[imText1]The People’s Safety Ministry has declared war on the use of vehicles for private gain, according to a source, raising fears that another period of social upheaval is on the cards.
Vans, buses and trucks have been in use as so-called “servi-cha” (service cars) in North Korea since the late 1990s, after the authorities became unable to provide regular electricity to the railroads. Since then, this alternative transportation system has become a core means of distribution and domestic movement.
However, a source from North Hamkyung Province reported on Sunday, “A crackdown on sedans, vans, and 1.5 to 2-ton trucks belonging to individuals has begun under a decree handed down by the People’s Safety Ministry on the 18th. Now, all traffic safety agents are checking car registration documents, vehicle licenses, car permits and driver’s licenses on the streets.”
The source explained, “The PSM intends to confiscate all kinds of vehicles apart from those registered for cadres and businesses in the Traffic Office database in each province. Even those vehicles belonging to military-owned foreign currency-making enterprises have been targeted for inspection, but the military police will deal with them.”
According to the source, the North Korean authorities have divided the crackdown on the servi-cha system into two steps: the first is to be carried out until the end of this year, and the second by late April, 2011. First, for the next six months, the PSM will investigate vehicle ownership in government organs, companies and factories, inspecting all vehicles on the streets and confiscating those found guilty of illegality. In the second phase, the PSM will move on owners of private vehicles.
Vehicle management in North Korea is the work of the Traffic Department of the People’s Safety Ministry. The Traffic Department has a Traffic Office under each municipal or provincial People’s Safety Ministry which is in charge of monitoring vehicles within that region. Vehicles belonging to the military are managed and monitored by the rear guard unit of each corps, division or regiment; punishment, monitoring and crackdowns are military police duties.
The operation of a “servi-cha” requires the collusion of three parties; the car’s real owner, a driver and a cadre from an organ or enterprise.
A used car arrives from China or Japan, whereupon the cadre, who has close relations with the smuggler of the car, registers it in the name of his organ or enterprise, since all vehicles must belong to a group, not an individual.
Then, the car owner hires a driver and operates the vehicle as a bus or delivery truck.
Gains are divided between the cadre and the owner, who also pays the driver’s salary. The cadre extracts some of the profits for himself and records the rest as company income.
Under this mechanism, almost every organ, company, factory and even collective farm has at least one “servi-cha” in its name; profits are used to cover other losses, since there is no support coming from Pyongyang anymore.
This system is probably the most decisive influence on the growth of the jangmadang in North Korea. Thanks to the “servi-cha”, volumes of commercial traffic and personnel migration have increased and products smuggled in across the Tumen and Yalu Rivers from China are able to reach remote southern provinces such as Kangwon and Hwanghae.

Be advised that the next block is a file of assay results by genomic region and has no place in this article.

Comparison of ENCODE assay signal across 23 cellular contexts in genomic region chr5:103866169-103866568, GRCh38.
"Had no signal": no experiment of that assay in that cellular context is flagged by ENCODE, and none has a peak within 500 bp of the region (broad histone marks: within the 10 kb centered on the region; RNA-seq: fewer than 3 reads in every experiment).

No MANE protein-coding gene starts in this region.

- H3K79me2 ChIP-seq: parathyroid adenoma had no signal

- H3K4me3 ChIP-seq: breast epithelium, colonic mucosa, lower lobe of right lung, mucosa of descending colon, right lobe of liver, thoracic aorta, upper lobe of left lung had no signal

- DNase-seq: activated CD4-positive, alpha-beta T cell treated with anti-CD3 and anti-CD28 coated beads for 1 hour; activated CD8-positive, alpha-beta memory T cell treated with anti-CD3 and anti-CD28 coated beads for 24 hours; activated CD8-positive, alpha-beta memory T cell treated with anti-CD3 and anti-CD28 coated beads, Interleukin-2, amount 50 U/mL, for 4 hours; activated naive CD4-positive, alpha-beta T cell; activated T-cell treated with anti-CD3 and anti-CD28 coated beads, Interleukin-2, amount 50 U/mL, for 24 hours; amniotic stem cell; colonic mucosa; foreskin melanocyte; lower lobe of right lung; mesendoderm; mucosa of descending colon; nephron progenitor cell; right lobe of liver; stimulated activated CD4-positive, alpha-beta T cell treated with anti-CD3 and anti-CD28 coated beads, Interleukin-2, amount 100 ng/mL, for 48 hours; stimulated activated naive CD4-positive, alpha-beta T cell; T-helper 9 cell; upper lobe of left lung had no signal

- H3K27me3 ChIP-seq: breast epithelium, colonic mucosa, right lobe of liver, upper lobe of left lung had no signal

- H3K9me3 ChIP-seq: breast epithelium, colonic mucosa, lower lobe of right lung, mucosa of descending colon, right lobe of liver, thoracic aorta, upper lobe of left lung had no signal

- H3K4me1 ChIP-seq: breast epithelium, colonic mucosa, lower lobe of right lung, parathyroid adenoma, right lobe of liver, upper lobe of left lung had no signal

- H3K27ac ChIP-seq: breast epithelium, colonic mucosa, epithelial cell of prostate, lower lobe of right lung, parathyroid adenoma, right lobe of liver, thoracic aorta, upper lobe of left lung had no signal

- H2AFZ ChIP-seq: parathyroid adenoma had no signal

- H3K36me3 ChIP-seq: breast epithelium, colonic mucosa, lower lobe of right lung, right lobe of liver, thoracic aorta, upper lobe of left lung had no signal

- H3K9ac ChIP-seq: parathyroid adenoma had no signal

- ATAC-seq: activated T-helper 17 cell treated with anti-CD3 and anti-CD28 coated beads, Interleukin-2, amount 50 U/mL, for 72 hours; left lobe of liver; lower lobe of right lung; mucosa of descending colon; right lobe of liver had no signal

Since the late 1990s, when the operating ratio of the railroad dropped to as low as 40%, the servi-cha system spread as an alternative to the collapsing public transit network. As permanent markets emerged in 2004, demand from people for migration and the distribution of goods increased drastically, and thereafter the system became the core transportation tool.
Considering the dominant influence of the “servi-cha” in the daily lives of the North Korean people today, if the crackdown is long and/or successful over a long period, other serious effects may be felt in North Korean society, where the aftershocks of the currency redenomination have only just dispersed.
This measure is being interpreted as part of a series of struggles for the eradication of what the North Korean authorities see as “anti-socialist elements”. Additionally, it seems to be an attempt not to ignore the abuse of loopholes in the system by cadres.
From the authorities’ perspective, the wide-spread usage of the servi-cha represents a loss of control over the society, because the movement of goods and people naturally incorporates the circulation of information.
The obvious problem is that any crackdown on the servi-cha industry will cause instability in the markets.
The source said, “Getting rid of ‘servi-cha’ is the same as letting us starve to death,” adding, “If they eliminate ‘servi-cha’, it won’t just be a problem for companies; any life tied up in markets including wholesaling and retailing will hit a brick wall.”
He explained further, “The measure will be a blow to cadres in the middle and lower levels, who are in collusion with traders. Therefore, lower cadres are likely to resist the measure first.”
Therefore, it is very much open to question whether the measure will be a success or a failure, just like previous crackdowns over markets and the currency redenomination.